The Slatest

What Will It Take for the U.N. to Finally Address Its Sexual Abuse Problem?

French soldiers of the Sangaris patrol on December 4, 2014 in Bangui, Central African Republic.

Photo by PACOME PABANDJI/AFP/Getty Images

An independent study of the United Nations, commissioned by the United Nations, accused the institution of “gross institutional failure” for its unwillingness to respond to allegations of the sexual abuse of children by French peacekeepers in the Central African Republic.

Four soldiers, part of the peacekeeping force deployed to the country in 2013, are currently being questioned over allegations that they encouraged boys as young as nine to engage in oral sex in exchange for food or money. Fourteen people in total are under investigation. The allegations were first uncovered by U.N. human rights officers interviewing the boys in the spring of 2014. The specific allegations in the report are unlikely isolated incidents—similar allegations have been filed against peacekeepers from Chad and Equatorial Guinea deployed to the country, which has been wracked by civil war.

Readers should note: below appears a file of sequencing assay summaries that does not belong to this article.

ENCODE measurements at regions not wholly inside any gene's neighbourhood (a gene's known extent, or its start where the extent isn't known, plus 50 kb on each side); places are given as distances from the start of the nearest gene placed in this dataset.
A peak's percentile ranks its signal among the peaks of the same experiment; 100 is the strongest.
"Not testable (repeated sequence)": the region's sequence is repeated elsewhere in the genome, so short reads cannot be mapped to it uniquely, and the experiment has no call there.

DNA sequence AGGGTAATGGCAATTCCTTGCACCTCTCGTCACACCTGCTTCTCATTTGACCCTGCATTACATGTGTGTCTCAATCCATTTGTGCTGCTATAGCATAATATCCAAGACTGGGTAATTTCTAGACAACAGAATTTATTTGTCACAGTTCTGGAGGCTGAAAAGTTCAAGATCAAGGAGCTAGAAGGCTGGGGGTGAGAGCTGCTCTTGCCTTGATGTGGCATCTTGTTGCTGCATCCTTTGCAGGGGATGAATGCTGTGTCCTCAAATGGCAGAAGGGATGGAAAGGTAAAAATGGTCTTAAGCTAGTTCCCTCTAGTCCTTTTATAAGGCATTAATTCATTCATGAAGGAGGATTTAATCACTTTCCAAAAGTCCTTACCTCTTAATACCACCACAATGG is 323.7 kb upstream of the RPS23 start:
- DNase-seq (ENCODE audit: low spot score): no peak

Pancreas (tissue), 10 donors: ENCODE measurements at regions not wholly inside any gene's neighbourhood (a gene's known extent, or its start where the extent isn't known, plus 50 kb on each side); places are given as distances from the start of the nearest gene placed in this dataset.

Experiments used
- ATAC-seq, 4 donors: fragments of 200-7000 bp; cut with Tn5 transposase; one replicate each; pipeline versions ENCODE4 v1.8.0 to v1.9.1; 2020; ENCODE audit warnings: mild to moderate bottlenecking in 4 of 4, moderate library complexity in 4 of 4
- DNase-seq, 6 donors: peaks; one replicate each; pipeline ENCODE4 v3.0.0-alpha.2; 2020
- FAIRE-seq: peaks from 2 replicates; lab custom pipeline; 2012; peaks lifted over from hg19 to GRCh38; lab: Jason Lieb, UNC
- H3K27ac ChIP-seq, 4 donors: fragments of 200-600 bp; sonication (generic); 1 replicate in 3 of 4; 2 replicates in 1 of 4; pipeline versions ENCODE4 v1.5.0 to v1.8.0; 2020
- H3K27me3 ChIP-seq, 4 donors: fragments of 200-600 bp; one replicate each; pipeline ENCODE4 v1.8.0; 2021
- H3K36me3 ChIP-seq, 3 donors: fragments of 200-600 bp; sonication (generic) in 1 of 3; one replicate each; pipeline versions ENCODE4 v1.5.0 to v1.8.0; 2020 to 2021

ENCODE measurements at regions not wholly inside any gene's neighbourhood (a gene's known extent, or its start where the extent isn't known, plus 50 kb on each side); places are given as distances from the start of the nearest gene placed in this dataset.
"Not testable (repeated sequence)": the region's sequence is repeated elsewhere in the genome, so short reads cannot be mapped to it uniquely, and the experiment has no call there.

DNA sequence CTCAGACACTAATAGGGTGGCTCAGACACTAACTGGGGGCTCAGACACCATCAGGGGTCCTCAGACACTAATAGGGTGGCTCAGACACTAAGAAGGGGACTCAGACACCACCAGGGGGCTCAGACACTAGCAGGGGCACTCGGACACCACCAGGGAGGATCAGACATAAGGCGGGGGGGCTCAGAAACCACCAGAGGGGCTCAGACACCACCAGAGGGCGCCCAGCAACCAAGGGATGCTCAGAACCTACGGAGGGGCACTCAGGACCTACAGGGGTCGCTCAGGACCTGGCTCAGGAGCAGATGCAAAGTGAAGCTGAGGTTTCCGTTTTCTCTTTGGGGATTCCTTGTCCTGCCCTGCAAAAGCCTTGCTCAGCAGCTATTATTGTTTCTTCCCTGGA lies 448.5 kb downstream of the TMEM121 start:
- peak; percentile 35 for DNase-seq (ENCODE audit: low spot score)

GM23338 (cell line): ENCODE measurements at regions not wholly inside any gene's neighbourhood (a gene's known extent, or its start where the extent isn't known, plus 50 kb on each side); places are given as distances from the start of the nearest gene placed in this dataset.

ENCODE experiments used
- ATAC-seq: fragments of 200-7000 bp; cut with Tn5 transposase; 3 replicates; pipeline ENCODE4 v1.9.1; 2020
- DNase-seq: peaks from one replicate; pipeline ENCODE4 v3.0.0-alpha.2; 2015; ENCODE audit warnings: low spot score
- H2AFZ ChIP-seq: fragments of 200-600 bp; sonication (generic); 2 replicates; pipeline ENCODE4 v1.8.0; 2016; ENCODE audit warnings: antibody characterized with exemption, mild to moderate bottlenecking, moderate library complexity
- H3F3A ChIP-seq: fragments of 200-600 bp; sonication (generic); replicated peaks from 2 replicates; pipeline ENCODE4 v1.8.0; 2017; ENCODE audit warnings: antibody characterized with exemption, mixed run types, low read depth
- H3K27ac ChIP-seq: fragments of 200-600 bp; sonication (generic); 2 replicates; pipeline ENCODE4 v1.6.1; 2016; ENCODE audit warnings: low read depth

According to the report, the leaders of the U.N. mission in the CAR failed to investigate the allegations, end the abuses, or follow up with the victims to ensure they received adequate care. Staff were far more concerned that sensitive material had been “leaked” to French authorities. Information about “the Allegations was passed from desk to desk, inbox to inbox, across multiple UN offices, with no one willing to take responsibility to address the serious human rights violations.” And in April, a senior U.N. aid worker was suspended for passing information about the case to French authorities. He had been frustrated by the U.N.’s failure to take action.

This is hardly the first time international peacekeepers have been accused of sexually abusing the people they were sent to protect. The CAR incidents were among 79 cases of sexual abuse and exploitation involving peacekeepers in 2014. Similar allegations have surfaced over the years in Haiti, Guinea, Liberia, Sierra Leone, Bosnia, Cambodia, East Timor, and the Democratic Republic of the Congo. Reports about the problem have been issued for over a decade and widely reported in the media. Nonetheless, the report claims, “the culture of impunity has only become more entrenched as both victims and perpetrators have little reason to believe that crimes will be punished in any meaningful way, or that effective measures will be put in place to prevent future abuses.”

The problem threatens the credibility of the U.N.’s entire peacekeeping mission, and if the publicity surrounding this case isn’t enough to end this culture of impunity, it’s not clear what will.